Ease Winter Health Woes
What to do about arthritis, dry mouth, and other concerns that can worsen in the colder months
Chilly weather can cause more than just discomforts such as chills and dry skin. From your mouth to your feet, cold can exacerbate existing health problems, making them more difficult to manage. Here are a few common conditions that winter weather can worsen, and what you can do about them.
Asthma and COPD
Research suggests that respiratory problems, such as asthma and chronic obstructive pulmonary disease (COPD), can worsen when the temperature dips. For example, in a 2017 study, researchers found that former smokers with COPD had poorer lung function and needed a rescue inhaler more often in cold temperatures. “Cold and particularly dry air can irritate the upper airways and sinuses,” says Katie Drago, MD, assistant professor of medicine in the division of general internal medicine and geriatrics at Oregon Health & Science University.
What to do: Avoid the cold if you can. When you do need to be outside, Drago suggests wrapping a scarf around your neck and the bottom half of your face. This can help keep the air you’re breathing more humid and warm. She says that these days, a face mask can accomplish that goal. Using a humidifier inside, especially at night, can also help.
Studies have not yet fully explained why many people with osteoarthritis report that cold can trigger joint pain. There are a number of theories about this, according to Staja Booker, PhD, assistant professor in the college of nursing at the University of Florida.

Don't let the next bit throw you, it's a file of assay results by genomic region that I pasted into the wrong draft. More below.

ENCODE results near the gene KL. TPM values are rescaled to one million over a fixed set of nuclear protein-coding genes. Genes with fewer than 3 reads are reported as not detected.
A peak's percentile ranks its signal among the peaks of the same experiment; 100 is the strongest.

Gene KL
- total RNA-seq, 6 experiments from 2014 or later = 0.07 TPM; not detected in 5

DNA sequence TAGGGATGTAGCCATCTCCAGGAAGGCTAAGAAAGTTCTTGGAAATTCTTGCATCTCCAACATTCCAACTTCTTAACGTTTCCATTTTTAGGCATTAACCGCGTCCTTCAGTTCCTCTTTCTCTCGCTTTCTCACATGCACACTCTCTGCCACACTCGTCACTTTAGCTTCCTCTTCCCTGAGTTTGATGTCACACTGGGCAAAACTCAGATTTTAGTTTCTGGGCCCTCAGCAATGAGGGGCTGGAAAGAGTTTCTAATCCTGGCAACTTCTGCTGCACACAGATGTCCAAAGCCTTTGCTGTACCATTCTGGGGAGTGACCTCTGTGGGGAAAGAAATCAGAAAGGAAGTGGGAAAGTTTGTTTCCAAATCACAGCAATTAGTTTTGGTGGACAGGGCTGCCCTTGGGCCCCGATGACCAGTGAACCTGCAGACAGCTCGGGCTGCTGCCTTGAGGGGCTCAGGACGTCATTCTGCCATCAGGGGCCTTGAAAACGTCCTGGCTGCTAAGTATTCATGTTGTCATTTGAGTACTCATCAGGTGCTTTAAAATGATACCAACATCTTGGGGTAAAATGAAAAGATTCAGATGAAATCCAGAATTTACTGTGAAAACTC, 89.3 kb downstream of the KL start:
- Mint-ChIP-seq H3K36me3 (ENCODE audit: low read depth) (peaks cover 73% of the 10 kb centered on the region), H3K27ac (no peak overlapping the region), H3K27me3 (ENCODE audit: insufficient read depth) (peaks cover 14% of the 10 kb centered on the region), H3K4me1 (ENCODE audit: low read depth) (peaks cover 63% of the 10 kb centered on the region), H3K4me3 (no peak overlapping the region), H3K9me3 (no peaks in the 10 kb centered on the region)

A common side effect of many medications is dry mouth, which can raise the risk of inflammation and cavities. Cold, dry air can make it worse.
What to do: Keeping air moist is important. In winter, when you’re heating your home, that can be tricky, so a humidifier can be a big help. And pay close attention to staying hydrated, with water or other nonalcoholic, noncaffeinated beverages. Over-the-counter saliva substitutes are available and may help, Drago says, but another option is simply to suck on a sour candy. These stimulate saliva production, and they come in sugar-free varieties.
Nerve damage from diabetic neuropathy can make it more difficult to feel and heal from wounds, especially on your feet. That means cuts or scratches can go unnoticed and untended. The cold, Drago says, can exacerbate this further. A scrape that doesn’t heal can progress to an ulcer or even lead to amputation.
What to do: Every day, carefully check your feet, and feel with your hands for any wounds or abrasions. Enlist the help of a loved one if you need to. If you find a cut or scrape, tell your primary care provider. If, after a few days, the wound doesn’t appear to be healing or gets larger, schedule an appointment and have your doctor take a look.